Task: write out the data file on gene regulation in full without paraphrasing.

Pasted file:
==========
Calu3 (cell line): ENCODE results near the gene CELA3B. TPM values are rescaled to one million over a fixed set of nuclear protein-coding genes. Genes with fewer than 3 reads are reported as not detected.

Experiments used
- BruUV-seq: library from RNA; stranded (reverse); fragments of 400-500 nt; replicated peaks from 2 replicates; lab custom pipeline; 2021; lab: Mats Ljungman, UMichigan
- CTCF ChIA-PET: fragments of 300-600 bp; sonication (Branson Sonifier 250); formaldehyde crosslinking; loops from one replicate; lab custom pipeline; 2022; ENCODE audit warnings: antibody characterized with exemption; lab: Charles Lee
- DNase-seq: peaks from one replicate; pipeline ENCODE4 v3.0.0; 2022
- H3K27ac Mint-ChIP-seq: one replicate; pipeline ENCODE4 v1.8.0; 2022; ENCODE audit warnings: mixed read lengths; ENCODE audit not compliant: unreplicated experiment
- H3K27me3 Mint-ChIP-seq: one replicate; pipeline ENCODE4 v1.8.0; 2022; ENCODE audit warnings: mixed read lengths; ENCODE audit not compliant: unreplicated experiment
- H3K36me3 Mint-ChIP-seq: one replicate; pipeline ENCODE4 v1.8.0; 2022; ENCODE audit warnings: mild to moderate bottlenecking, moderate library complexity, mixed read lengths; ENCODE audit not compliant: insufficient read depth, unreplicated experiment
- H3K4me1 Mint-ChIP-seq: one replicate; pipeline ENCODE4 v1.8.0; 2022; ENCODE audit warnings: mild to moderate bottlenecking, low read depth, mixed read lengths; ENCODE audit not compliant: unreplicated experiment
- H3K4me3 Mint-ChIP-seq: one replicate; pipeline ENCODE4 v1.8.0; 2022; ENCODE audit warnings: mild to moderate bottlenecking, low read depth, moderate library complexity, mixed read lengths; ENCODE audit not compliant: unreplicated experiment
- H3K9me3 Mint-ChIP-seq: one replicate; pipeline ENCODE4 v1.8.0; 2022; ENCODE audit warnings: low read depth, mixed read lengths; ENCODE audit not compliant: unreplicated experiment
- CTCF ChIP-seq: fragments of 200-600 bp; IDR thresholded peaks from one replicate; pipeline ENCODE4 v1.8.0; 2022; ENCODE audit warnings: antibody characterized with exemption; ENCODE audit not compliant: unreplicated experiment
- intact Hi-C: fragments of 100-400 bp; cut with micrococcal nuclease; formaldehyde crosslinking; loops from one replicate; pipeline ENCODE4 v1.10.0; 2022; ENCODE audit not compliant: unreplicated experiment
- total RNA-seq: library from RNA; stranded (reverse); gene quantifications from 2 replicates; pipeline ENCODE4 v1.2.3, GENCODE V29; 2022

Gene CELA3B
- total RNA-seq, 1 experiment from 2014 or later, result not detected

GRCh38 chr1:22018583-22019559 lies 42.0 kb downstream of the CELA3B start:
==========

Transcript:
Calu3 (cell line): ENCODE results near the gene CELA3B. TPM values are rescaled to one million over a fixed set of nuclear protein-coding genes. Genes with fewer than 3 reads are reported as not detected.

Experiments used
- BruUV-seq: library from RNA; stranded (reverse); fragments of 400-500 nt; replicated peaks from 2 replicates; lab custom pipeline; 2021; lab: Mats Ljungman, UMichigan
- CTCF ChIA-PET: fragments of 300-600 bp; sonication (Branson Sonifier 250); formaldehyde crosslinking; loops from one replicate; lab custom pipeline; 2022; ENCODE audit warnings: antibody characterized with exemption; lab: Charles Lee
- DNase-seq: peaks from one replicate; pipeline ENCODE4 v3.0.0; 2022
- H3K27ac Mint-ChIP-seq: one replicate; pipeline ENCODE4 v1.8.0; 2022; ENCODE audit warnings: mixed read lengths; ENCODE audit not compliant: unreplicated experiment
- H3K27me3 Mint-ChIP-seq: one replicate; pipeline ENCODE4 v1.8.0; 2022; ENCODE audit warnings: mixed read lengths; ENCODE audit not compliant: unreplicated experiment
- H3K36me3 Mint-ChIP-seq: one replicate; pipeline ENCODE4 v1.8.0; 2022; ENCODE audit warnings: mild to moderate bottlenecking, moderate library complexity, mixed read lengths; ENCODE audit not compliant: insufficient read depth, unreplicated experiment
- H3K4me1 Mint-ChIP-seq: one replicate; pipeline ENCODE4 v1.8.0; 2022; ENCODE audit warnings: mild to moderate bottlenecking, low read depth, mixed read lengths; ENCODE audit not compliant: unreplicated experiment
- H3K4me3 Mint-ChIP-seq: one replicate; pipeline ENCODE4 v1.8.0; 2022; ENCODE audit warnings: mild to moderate bottlenecking, low read depth, moderate library complexity, mixed read lengths; ENCODE audit not compliant: unreplicated experiment
- H3K9me3 Mint-ChIP-seq: one replicate; pipeline ENCODE4 v1.8.0; 2022; ENCODE audit warnings: low read depth, mixed read lengths; ENCODE audit not compliant: unreplicated experiment
- CTCF ChIP-seq: fragments of 200-600 bp; IDR thresholded peaks from one replicate; pipeline ENCODE4 v1.8.0; 2022; ENCODE audit warnings: antibody characterized with exemption; ENCODE audit not compliant: unreplicated experiment
- intact Hi-C: fragments of 100-400 bp; cut with micrococcal nuclease; formaldehyde crosslinking; loops from one replicate; pipeline ENCODE4 v1.10.0; 2022; ENCODE audit not compliant: unreplicated experiment
- total RNA-seq: library from RNA; stranded (reverse); gene quantifications from 2 replicates; pipeline ENCODE4 v1.2.3, GENCODE V29; 2022

Gene CELA3B
- total RNA-seq, 1 experiment from 2014 or later, result not detected

GRCh38 chr1:22018583-22019559 lies 42.0 kb downstream of the CELA3B start: